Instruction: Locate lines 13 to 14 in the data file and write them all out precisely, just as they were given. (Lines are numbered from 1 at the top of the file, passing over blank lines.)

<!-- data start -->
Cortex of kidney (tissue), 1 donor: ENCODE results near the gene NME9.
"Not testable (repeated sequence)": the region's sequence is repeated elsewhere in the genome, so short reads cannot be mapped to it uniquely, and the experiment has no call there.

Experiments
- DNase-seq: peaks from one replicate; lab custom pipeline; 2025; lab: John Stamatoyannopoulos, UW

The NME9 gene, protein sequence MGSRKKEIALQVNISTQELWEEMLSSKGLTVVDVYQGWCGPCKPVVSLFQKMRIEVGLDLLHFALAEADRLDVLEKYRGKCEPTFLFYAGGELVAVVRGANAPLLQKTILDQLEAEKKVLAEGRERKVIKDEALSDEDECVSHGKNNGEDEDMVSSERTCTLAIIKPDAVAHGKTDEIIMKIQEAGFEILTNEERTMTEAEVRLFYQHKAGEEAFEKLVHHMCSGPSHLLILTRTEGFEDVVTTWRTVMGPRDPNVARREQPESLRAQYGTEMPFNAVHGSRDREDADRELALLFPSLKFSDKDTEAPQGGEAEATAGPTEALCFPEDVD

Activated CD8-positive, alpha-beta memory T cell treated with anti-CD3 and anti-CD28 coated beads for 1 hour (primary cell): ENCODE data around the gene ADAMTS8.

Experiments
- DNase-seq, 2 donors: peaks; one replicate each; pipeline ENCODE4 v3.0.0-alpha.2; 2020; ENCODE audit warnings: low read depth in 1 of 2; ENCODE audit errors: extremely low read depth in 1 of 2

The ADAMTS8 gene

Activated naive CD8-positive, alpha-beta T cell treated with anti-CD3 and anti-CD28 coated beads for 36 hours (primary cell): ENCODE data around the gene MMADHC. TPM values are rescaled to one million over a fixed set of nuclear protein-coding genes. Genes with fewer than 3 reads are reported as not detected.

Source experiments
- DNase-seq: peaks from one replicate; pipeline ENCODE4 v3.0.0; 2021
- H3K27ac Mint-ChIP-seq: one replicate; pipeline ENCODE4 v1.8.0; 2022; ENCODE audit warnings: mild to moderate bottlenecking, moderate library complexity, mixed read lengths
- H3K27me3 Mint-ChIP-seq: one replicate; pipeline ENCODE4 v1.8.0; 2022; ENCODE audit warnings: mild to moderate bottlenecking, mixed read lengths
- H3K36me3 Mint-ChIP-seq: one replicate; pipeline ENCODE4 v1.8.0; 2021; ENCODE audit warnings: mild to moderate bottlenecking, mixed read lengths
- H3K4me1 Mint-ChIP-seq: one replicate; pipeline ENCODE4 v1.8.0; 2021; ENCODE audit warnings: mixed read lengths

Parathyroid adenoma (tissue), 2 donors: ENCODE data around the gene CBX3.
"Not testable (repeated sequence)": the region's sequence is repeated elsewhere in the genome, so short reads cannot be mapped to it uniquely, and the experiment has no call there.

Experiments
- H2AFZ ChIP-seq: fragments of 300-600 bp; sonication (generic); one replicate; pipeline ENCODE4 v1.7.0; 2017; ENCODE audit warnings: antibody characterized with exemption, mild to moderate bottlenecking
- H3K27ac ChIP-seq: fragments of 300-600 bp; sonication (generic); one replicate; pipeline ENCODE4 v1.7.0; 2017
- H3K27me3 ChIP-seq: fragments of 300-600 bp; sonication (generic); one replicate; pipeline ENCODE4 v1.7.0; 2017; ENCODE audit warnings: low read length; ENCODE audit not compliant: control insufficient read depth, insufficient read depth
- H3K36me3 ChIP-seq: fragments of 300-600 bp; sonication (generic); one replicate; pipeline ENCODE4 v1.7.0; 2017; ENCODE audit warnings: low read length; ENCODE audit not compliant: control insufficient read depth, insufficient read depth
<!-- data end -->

- H3K27ac Mint-ChIP-seq: one replicate; pipeline ENCODE4 v1.8.0; 2022; ENCODE audit warnings: mild to moderate bottlenecking, moderate library complexity, mixed read lengths
- H3K27me3 Mint-ChIP-seq: one replicate; pipeline ENCODE4 v1.8.0; 2022; ENCODE audit warnings: mild to moderate bottlenecking, mixed read lengths